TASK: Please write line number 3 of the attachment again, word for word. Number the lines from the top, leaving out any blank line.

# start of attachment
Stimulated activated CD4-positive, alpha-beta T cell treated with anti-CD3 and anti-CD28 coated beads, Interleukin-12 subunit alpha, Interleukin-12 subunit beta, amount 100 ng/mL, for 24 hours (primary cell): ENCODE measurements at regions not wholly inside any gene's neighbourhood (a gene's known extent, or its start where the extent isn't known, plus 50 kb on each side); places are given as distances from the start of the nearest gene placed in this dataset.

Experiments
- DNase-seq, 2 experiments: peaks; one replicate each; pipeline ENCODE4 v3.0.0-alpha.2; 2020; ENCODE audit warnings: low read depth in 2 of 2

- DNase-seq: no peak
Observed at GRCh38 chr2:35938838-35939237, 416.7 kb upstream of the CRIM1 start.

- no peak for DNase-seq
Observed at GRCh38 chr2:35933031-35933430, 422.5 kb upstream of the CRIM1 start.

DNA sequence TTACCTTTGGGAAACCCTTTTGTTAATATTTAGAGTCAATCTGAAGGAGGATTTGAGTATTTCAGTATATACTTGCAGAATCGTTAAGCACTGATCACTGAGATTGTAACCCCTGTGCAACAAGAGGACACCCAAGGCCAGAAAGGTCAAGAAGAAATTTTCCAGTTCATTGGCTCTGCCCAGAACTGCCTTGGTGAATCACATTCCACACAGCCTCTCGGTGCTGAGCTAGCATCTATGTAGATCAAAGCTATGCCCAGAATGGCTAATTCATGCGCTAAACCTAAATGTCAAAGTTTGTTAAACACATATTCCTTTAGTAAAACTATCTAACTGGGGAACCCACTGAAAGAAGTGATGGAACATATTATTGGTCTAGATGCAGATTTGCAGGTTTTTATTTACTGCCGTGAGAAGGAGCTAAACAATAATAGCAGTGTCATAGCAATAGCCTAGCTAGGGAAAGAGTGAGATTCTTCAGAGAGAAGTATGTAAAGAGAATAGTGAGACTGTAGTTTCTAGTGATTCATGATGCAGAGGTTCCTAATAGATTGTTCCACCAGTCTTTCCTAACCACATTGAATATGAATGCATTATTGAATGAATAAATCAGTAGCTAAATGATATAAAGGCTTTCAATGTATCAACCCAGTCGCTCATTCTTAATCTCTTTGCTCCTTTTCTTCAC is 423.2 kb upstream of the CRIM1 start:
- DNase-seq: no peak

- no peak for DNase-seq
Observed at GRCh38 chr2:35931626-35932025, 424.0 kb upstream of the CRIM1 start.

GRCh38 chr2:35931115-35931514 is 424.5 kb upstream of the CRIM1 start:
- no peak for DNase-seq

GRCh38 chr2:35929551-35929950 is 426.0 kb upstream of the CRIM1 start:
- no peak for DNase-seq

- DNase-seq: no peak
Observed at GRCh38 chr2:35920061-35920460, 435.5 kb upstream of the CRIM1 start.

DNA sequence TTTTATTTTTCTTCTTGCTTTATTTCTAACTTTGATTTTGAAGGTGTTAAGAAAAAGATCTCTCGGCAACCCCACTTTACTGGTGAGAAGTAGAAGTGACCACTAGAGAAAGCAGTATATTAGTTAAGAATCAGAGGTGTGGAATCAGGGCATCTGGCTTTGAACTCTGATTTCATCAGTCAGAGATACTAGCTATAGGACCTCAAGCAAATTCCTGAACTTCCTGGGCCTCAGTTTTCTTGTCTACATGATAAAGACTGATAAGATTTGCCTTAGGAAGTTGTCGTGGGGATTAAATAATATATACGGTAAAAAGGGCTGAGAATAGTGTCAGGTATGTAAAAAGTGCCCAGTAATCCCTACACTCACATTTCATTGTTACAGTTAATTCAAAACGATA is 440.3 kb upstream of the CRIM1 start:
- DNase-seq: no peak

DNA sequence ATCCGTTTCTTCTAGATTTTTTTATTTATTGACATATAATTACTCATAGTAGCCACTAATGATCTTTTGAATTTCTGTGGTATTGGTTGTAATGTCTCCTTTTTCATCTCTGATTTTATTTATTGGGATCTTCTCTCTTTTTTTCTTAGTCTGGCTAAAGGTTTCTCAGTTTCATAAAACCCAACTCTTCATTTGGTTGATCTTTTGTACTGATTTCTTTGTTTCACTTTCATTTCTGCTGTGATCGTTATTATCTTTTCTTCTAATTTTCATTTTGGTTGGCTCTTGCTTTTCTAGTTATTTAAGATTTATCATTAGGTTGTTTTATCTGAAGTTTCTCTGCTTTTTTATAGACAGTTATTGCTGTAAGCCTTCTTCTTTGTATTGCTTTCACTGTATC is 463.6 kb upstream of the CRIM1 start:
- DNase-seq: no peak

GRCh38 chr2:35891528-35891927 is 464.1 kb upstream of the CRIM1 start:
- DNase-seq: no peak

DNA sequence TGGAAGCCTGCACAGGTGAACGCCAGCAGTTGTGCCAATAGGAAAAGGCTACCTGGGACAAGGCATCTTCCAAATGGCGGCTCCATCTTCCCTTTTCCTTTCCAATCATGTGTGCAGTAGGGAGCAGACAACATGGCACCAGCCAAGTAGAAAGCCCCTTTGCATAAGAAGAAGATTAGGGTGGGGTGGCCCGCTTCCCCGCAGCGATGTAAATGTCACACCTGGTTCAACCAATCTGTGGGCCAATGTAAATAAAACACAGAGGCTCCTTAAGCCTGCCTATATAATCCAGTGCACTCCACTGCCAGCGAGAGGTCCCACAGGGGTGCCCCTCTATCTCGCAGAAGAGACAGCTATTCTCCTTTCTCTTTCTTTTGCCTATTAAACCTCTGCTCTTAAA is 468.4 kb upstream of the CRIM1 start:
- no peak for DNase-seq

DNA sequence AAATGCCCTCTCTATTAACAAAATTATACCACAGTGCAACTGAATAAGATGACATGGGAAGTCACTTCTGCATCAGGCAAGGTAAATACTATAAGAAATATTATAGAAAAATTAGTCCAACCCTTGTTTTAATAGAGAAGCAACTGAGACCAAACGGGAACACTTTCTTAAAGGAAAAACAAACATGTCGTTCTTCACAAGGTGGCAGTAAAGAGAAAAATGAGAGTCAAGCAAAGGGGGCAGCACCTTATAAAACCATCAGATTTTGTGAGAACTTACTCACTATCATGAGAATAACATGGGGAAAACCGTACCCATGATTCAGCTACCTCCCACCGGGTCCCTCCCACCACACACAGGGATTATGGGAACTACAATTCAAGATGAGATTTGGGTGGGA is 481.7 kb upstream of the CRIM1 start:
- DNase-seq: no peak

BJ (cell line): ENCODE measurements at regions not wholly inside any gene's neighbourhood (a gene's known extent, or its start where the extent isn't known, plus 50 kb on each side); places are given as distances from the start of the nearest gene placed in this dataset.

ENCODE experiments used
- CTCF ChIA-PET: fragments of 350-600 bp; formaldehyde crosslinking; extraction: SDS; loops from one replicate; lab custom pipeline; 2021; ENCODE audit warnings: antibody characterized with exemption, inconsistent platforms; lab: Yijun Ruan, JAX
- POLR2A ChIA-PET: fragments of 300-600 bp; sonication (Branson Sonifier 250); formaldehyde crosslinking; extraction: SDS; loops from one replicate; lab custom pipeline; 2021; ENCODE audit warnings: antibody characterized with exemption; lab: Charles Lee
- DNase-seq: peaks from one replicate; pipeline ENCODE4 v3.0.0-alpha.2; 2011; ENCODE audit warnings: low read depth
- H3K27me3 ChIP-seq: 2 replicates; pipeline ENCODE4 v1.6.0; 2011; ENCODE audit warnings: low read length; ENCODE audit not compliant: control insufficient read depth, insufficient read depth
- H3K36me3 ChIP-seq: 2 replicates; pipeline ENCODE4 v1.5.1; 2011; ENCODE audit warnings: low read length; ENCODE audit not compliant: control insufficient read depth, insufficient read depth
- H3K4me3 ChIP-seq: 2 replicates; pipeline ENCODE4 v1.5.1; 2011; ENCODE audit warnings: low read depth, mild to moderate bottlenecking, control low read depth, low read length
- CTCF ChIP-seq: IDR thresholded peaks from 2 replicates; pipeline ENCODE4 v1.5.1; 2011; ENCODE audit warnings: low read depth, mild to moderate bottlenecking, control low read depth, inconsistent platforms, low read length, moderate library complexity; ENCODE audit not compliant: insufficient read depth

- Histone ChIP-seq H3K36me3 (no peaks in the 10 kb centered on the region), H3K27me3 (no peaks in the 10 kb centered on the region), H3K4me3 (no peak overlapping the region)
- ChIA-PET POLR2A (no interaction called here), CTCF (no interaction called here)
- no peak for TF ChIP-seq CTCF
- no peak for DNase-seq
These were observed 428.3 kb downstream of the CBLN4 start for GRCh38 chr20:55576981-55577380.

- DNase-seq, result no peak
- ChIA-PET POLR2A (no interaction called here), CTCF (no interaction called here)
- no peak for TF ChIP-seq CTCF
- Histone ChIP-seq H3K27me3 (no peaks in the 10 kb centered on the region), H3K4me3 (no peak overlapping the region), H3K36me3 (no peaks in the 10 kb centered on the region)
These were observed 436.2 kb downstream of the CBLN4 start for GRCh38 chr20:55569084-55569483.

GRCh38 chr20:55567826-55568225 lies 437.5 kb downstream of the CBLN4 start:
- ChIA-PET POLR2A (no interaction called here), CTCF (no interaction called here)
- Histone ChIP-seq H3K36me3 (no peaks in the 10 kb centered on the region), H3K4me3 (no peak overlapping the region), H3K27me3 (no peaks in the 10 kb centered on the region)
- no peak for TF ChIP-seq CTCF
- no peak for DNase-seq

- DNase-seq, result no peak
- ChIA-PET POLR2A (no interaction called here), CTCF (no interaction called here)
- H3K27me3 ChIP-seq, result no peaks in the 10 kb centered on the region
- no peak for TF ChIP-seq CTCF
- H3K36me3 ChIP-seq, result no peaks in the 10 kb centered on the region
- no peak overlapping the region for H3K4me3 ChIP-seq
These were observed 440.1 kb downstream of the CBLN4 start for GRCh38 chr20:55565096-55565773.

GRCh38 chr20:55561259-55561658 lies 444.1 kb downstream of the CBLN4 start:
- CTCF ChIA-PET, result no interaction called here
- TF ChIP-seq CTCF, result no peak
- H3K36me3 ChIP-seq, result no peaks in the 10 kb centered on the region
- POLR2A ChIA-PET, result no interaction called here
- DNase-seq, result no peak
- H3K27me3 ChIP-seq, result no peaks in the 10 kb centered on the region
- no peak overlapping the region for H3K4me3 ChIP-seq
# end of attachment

- DNase-seq, 2 experiments: peaks; one replicate each; pipeline ENCODE4 v3.0.0-alpha.2; 2020; ENCODE audit warnings: low read depth in 2 of 2